Preparing your organization for the shift to a Value Based Reimbursement (VBR) model is a unique challenge for behavioral health organizations. The conceptual underpinning of VBR is relatively simple: payment based on improved outcomes. However, the implementation of value-based programming presents a long list of competencies to manage care and population health in a new way. The challenge for leadership is to support providers in meeting these new market demands and yet maintain clinical integrity.
Drew Digiovanni is the former director of education with the Medical Group Management Association, where he served over 20,000 practice administrators in primary care, medical specialties and behavioral health. Drew also served as vice president of quality, supporting 150 health centers to provide value-based care for large employers. In his leadership and consulting roles, he has worked with hundreds of health systems around the county, assisting leadership and staff in developing VBR skills.
Drew noted that the first step in developing VBR within an organization is to, “assess the way we view leadership, clinical and staff competencies across the organization. Certainly, we’re having to shift from a focus on productivity to a focus on patient outcomes. And I think that people have been trained and have the skill sets for a productivity-based environment.” In doing this, it helps point of care providers to understand the market demands and the alignment of demands toward improved clinical outcomes.
A second challenge is shifting organizations to a data driven mindset. He noted that it is normal for organizations to resist this change. Noted Drew, “we’re trained to focus on people, not on data necessarily. And so we’ve got to step back and reduce the resistance to a data driven environment through competency development. Our competency development is as much based on attitudinal change as it is on gaining new knowledge and skills.“
Competencies of a CEO
A CEO doesn’t need to have the skills of their C-suite, but they do need to have enough skill to oversee those functions, including Finance, Operations, Human Resources, IT, Quality and Population Health, and Clinical Operations. Clinical leaders and business leaders often see the world through a different lens. The CEO who drives the leadership team to see through the lens of their counterpart helps the organization to support an outcomes-based culture.
Needs for Continuous Leadership Development
“A foundation for VBR, or any large initiative, is to provide leadership development and enhance conflict management skills.” Leaders can better facilitate change using leadership styles that engage clinicians and staff and empower them in the change process. Turf battles between legacy teams and new service line and care management teams may ensure, and conflict management is critical.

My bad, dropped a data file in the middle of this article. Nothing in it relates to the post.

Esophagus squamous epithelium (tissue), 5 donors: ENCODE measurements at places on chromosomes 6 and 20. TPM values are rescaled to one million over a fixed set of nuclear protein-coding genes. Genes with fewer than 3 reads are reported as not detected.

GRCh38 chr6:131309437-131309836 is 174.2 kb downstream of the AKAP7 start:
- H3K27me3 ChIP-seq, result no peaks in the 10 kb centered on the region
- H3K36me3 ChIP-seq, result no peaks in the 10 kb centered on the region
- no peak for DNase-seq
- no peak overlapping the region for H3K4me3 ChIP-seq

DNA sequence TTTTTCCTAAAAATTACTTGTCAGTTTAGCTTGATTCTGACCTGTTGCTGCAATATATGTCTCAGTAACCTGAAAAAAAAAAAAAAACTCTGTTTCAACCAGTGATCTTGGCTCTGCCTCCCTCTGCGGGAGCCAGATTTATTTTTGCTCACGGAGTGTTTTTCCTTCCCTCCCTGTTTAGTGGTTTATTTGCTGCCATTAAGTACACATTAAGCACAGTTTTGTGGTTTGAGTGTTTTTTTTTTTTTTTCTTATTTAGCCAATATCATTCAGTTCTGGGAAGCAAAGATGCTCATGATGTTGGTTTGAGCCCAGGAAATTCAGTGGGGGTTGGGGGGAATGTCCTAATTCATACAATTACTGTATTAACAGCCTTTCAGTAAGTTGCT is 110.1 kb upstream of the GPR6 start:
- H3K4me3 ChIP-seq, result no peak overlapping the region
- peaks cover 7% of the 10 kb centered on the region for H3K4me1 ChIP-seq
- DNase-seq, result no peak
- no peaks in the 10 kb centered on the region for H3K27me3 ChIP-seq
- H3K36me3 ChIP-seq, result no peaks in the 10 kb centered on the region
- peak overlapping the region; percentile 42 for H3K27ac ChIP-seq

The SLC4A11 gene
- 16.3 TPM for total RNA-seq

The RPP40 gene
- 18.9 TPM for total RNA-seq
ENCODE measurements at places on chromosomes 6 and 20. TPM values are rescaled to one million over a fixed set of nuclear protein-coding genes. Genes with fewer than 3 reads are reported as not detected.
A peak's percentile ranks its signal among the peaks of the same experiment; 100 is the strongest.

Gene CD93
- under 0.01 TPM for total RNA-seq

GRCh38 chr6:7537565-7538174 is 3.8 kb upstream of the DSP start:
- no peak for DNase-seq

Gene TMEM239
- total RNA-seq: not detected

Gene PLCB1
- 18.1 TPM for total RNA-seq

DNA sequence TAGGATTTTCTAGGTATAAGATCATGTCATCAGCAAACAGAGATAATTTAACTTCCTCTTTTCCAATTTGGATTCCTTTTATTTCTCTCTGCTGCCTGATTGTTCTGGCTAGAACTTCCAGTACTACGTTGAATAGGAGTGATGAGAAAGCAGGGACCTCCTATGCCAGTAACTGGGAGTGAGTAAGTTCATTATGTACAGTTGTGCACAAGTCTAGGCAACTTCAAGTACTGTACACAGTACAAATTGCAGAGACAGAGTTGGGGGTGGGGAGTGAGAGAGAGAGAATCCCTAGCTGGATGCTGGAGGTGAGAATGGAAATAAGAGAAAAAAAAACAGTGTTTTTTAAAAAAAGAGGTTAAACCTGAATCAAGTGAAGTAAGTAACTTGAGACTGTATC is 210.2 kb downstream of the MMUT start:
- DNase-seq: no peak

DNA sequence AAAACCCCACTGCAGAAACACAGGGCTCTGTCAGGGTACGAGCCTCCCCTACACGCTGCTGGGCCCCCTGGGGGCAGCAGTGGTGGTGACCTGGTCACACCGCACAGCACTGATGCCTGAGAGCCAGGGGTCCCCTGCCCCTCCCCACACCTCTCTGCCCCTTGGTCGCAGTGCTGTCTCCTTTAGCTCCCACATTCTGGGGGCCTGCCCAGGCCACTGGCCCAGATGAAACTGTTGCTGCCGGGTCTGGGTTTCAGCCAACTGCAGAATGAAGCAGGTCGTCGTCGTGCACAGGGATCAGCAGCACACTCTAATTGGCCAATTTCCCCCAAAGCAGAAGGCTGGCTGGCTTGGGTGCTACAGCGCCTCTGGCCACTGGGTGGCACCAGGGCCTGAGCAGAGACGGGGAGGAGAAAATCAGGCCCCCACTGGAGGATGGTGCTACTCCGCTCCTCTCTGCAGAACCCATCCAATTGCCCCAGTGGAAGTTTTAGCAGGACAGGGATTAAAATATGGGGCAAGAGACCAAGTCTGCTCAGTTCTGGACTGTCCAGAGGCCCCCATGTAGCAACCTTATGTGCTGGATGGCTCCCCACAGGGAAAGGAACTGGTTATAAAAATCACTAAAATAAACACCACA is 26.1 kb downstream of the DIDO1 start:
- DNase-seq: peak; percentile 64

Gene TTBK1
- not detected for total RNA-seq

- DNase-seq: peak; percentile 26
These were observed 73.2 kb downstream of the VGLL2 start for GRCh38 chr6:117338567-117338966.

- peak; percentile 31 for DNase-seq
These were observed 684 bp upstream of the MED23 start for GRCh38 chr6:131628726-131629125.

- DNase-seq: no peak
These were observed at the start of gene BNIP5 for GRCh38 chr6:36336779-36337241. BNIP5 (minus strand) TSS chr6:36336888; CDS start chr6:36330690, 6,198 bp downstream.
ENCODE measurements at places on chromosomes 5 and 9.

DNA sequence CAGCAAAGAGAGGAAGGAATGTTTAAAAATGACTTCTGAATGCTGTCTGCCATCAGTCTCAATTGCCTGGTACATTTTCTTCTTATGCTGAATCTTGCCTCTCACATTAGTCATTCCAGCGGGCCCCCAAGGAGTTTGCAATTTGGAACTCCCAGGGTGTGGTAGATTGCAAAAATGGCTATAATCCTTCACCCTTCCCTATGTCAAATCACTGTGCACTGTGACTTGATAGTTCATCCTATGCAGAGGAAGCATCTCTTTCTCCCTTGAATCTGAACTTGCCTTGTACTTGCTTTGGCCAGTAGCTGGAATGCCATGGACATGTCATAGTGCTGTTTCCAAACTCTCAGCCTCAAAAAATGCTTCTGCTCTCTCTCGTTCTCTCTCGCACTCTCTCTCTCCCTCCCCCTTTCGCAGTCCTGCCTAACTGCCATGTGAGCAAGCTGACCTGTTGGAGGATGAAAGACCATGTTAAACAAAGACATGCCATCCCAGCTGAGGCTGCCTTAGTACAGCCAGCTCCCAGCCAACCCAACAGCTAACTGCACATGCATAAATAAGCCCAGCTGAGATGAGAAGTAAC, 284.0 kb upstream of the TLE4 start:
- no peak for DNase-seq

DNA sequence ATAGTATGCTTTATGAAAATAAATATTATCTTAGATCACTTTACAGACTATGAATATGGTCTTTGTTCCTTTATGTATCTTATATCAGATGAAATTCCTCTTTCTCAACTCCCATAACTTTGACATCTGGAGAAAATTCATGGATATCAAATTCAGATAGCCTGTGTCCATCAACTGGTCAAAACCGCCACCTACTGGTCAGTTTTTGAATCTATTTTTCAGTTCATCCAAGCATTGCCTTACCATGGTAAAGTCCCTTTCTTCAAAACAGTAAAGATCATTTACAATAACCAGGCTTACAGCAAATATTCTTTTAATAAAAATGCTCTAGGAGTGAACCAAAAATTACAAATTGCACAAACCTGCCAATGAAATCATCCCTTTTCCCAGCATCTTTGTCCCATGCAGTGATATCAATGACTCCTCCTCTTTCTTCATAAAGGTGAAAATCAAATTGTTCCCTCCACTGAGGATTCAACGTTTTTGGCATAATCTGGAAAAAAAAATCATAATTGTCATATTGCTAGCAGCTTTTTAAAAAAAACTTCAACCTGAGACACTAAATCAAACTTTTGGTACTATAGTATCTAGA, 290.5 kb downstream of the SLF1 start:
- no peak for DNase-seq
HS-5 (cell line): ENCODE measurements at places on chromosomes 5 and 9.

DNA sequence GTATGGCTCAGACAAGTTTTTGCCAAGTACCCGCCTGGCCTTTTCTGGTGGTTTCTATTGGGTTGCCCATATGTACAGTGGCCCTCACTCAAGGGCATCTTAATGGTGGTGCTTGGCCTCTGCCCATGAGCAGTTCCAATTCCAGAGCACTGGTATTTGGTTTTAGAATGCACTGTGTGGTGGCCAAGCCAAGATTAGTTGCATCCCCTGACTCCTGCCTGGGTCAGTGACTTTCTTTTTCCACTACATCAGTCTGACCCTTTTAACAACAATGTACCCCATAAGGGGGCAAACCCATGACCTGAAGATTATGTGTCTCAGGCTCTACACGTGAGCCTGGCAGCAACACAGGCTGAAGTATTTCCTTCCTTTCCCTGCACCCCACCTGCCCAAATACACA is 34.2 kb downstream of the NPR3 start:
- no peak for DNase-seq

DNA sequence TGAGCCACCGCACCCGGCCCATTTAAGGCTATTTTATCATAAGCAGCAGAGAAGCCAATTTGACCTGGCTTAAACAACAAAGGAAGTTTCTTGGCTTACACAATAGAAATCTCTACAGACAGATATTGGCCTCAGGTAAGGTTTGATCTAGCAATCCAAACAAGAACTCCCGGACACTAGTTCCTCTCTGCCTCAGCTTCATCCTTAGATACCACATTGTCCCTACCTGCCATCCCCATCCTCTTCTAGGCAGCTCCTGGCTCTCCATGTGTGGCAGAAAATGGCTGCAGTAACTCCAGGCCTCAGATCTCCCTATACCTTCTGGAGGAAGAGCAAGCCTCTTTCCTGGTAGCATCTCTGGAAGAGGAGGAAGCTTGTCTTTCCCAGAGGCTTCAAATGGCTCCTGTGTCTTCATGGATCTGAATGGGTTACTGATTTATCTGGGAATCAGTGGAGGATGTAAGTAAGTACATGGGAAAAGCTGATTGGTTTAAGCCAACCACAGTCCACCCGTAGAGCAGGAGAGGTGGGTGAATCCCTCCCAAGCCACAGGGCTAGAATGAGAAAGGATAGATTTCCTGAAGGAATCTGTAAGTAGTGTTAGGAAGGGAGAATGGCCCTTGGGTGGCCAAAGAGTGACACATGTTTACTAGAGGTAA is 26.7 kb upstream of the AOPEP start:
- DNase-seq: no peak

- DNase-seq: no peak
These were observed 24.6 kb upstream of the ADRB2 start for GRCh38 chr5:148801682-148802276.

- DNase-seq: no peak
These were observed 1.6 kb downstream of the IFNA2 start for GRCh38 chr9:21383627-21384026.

Clinician and Staff Development
Staff require education in five key areas: 1. A clear understanding of payer needs and demands; 2. Performance goals; 3. Evidence-based standards within the organization’s scope of behavioral health, clinical care and chronic care management; 4. Patient experience standards that will be measured and reported; 5. How to interpret key performance data. Drew further explains “in the old paradigm, we might hand a client or patient discharge instructions or other patient education information. In an outcome-based environment, staff competencies in working with patients with low literacy skills is essential to helping them comply and stay engaged to achieve our outcome goals.”
Staff education isn’t always focused on knowledge and skills. Changing attitude comes into play when shifting to an outcome focus. Clinicians and staff need to value the changes necessary to drive outcomes. Drew says, “attitude doesn’t change in one conversation and leaders should expect that multiple conversations happen to outline the benefits to organization sustainability and particularly to enhance patient care.”
Engagement with Data Monitoring Through Visual Management
Drew cautions that no program will work without a sound approach for data validation. There needs to be a process which establishes a standardized approach to care, and a focus on evidence-based practices. Said Drew, “I think that the leadership needs to think about what are the standards of care that are driving internal operations, and then looking at how we document and get data into our systems so that we have good data coming out of the system.” A key takeaway that Drew emphasized is that staff and leaders need to know how to configure the EMR to capture that data. The ability to update and customize the EMR will allow for agility to manage your value-based program.
A final thought is the need for investment. The first investment is in technology; however, the larger investment is in human resources. “We need to make an investment to move towards value-based care, and part of that investment needs to be in competency development to address the gaps of our leaders, our clinicians and our staff. There’s going to be cost. It may seem like non-productive time to conduct education and training, but there is a return on investment if we help our teams come up to speed to support this new paradigm.”, says Drew. In the end, the marriage of agile technology with a well-trained workforce bodes well for success in this new value-based world.